What ensues is a case that will test Wallander's strength and patience, for in order to solve these murders he will need to uncover their elusive connection to the earlier unsolved murder in Africa of the fifth woman.
©1996 Henning Mankell; (P)2007 Blackstone Audio, Inc.
"The darkest of Swedish noir." (Publishers Weekly)
"Intricate plotting, chilling psychological divination, and thrilling police procedural." (Library Journal)
Daily Dog Walker and LONG Silicon Valley commutes, so I gulp through and love lotsa books, especially literary fiction and Mystery.
I often expect to be entertained with a good mystery, but my expectations save for a handful of writers usually end right there. This is my first Mankell novel, and I'm savoring the prospect of now reading more.
The book is atmospheric and touching, the plotting deft and this is no mean task since lesser writers would have held the reader captive with the gruesome and grisly torture and carnage that send the book's protagonist on his detecting mission.
The character development is superb, this book transcends the genre classification of "mystery" and is, rather, a novel and a fine one in the best sense of the word.
The narration was also strong, and in the end the book made me reflect, gave me pleasure in describing landscape, a father-son relationship, and police team relationships, and finally entertained, I could not stop listening. An excellent read, I look forward to making up for last Mankell time now!
This book has an intelligent and clever plot and even though it is 17 hours long, a good listen.
The story is well paced and our hero is real and as usual shows his weaknesses with all his strenghts. Loved the voices of the charactors and the dialog was real
This was my first outing into European NOIR. I am very attached to Michael Connelly so the bar was rather high. I really liked the way the author set up the various aspects of the story to then bring them together. I like the ending and reflections of the villian. I also liked to picture the various towns and characters via the swedish accent. Good story telling.
I truly enjoyed this novel. It reminds me of life before we were so technologically advanced (neither good or bad opinion is implied here). This is not a quick-action book,but rather one that shows the rather plodding, methodical approach that is required to solve a murder. It presents the whole life of the protagonist rather than just the part that revolves around the mystery being solved. I found the reader fine. My problem was more with the foreignness of the Scandinavian names. I am looking forward to reading more books by Mankell.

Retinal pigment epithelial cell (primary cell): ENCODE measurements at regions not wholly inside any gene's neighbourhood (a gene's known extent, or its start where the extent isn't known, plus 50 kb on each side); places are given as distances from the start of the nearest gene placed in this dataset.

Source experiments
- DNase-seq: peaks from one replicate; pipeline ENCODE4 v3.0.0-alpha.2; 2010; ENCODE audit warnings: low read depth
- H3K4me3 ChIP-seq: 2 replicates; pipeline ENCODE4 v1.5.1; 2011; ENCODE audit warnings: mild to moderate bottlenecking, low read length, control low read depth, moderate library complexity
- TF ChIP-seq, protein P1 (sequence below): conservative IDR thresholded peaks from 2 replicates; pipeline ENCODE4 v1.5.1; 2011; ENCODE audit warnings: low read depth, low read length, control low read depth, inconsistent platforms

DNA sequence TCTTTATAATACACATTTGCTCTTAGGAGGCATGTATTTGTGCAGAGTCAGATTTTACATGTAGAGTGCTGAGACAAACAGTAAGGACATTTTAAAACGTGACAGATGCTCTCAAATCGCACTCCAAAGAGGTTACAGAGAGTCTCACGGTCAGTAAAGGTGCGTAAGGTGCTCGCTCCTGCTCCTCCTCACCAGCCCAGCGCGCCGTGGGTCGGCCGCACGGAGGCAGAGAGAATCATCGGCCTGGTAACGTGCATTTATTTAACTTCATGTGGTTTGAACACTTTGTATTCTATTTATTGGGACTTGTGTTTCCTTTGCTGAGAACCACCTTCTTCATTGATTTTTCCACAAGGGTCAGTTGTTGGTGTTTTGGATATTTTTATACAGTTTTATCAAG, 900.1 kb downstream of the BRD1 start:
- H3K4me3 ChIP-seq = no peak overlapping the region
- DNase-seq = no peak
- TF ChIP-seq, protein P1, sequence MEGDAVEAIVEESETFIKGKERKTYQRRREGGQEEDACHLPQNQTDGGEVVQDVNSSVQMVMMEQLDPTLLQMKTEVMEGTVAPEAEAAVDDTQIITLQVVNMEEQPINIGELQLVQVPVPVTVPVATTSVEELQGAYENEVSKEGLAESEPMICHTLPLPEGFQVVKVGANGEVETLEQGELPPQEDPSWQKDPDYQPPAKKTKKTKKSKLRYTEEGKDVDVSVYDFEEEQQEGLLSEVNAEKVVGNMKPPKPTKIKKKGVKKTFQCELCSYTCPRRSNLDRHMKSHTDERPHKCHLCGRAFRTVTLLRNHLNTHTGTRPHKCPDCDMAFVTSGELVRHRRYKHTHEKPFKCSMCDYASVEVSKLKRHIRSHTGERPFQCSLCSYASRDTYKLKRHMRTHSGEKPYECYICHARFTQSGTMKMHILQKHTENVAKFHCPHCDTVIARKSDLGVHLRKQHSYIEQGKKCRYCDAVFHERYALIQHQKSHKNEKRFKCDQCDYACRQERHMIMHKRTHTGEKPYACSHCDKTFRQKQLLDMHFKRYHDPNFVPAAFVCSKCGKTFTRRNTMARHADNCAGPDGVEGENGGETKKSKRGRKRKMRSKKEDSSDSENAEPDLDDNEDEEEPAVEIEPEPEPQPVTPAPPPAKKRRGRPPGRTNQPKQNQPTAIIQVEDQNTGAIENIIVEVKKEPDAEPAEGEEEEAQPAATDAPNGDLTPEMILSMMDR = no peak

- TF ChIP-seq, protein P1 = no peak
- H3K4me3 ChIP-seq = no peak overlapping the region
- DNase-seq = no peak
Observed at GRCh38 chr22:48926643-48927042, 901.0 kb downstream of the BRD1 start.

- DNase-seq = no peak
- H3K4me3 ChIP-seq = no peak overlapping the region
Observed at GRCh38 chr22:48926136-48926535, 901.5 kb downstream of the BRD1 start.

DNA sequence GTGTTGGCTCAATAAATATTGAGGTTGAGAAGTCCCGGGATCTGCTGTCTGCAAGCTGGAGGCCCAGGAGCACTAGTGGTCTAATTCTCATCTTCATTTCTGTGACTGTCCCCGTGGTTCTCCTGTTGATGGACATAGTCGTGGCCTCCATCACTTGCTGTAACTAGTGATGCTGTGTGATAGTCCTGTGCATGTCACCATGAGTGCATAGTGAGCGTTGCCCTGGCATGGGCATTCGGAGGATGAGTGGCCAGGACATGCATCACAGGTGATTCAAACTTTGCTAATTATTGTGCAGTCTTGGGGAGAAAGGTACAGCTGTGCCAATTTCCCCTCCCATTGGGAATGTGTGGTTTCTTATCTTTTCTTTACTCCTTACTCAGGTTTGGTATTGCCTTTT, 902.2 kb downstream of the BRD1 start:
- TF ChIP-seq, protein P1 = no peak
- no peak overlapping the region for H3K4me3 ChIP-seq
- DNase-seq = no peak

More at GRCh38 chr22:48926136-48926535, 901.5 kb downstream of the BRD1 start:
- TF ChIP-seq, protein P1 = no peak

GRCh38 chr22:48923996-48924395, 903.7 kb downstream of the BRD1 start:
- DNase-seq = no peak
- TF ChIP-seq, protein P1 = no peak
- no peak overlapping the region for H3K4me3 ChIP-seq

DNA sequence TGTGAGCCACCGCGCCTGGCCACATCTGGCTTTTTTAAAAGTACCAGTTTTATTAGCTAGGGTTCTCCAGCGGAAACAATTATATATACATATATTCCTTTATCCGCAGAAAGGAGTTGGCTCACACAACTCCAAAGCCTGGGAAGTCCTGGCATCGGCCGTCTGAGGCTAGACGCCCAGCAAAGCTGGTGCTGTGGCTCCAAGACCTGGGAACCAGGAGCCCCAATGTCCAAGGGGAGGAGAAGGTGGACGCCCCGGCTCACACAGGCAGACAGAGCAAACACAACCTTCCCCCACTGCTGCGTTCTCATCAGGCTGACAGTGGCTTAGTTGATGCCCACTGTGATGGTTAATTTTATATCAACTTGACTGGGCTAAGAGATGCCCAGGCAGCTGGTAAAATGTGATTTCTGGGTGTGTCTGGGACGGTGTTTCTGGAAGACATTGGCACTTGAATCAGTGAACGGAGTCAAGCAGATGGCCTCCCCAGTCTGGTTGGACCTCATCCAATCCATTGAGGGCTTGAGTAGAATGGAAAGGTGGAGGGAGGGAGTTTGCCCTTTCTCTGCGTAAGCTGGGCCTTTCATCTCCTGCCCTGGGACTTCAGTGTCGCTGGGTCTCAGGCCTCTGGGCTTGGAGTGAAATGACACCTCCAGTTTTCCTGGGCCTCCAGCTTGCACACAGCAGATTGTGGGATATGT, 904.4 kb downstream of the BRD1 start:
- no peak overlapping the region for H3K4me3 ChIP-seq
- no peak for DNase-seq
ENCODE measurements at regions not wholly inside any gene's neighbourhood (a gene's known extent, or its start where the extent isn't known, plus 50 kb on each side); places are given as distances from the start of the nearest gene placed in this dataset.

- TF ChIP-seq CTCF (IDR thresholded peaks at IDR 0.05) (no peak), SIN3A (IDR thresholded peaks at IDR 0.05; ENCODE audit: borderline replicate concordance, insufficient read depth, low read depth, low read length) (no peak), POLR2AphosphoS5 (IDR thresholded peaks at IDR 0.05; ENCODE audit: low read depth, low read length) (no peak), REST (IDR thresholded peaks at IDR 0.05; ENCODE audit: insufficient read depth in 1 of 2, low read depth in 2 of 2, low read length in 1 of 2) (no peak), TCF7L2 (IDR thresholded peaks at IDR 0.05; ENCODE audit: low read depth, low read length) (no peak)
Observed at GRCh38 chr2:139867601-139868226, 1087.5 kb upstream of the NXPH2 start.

This book recalls the Old Testament dictum of "An eye for an eye". Or the concept of Karma, where what you give out is what you get back.
Its different. In the end we almost feel sympathy for the murderer, and antipathy towards the victims.
I enjoyed this different-ness. The reason I didn't give it four stars is simply because this is not my favourite genre.
Well, I guess I've become quite the Mankell fan now. After listening to this great tale, I realize I must now go back to the beginning of the series and start with Book 1 and read through each one up to the time of this novel. Kurt Wallander is such an intriguing character. Actually, all of Mankell's characters are fascinating. Be aware, that if you're the type who has to have high-pitched action, bang-bang-shoot-'em-up, and endings where everything is blown to smithereens - then Mankell is not for you. I saw these described as "cerebral" detective stories ... they're so much better than that, but the stories are intricate and well-plotted. The best thing I can say about Mankell, and Hill's terrific narration, is that you find yourself immersed in the stories from the start.
This book was well read. The story is set in Sweden and the reader has a Scandanavian accent. The story is quite good and seems fairly original.
The reader on this one is so bad I couldn't even hang in, and that's new for me despite the plethora of bad readers. He overacts horribly and most of the time he not only puts huge, portentous pauses between each word, he puts them between the SYLLABLES of each word!
Normally, I can extrapolate the quality of a story from underneath a bad reader but, in this case, it was too much of a mess. I'd have given the author the benefit of the doubt enough for a 3, but the premise wasn't remotely believable, and had nearly a complete absence of background.
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Kurt Wallander is able to take seemingly unrelated events and clues and piece together a cohesive picture that solves several murder cases. The book seems to progress at a moderate pace, gain speed, and then explode in the "aha moments."
Mankell writes in a similar style to other Scandinavian authors. However, I am not left feeling the gruesome depravity and evil found in some of the others. He weaves a great story and tucks in all of the threads at the end.
Dick Hill is an excellent narrator.
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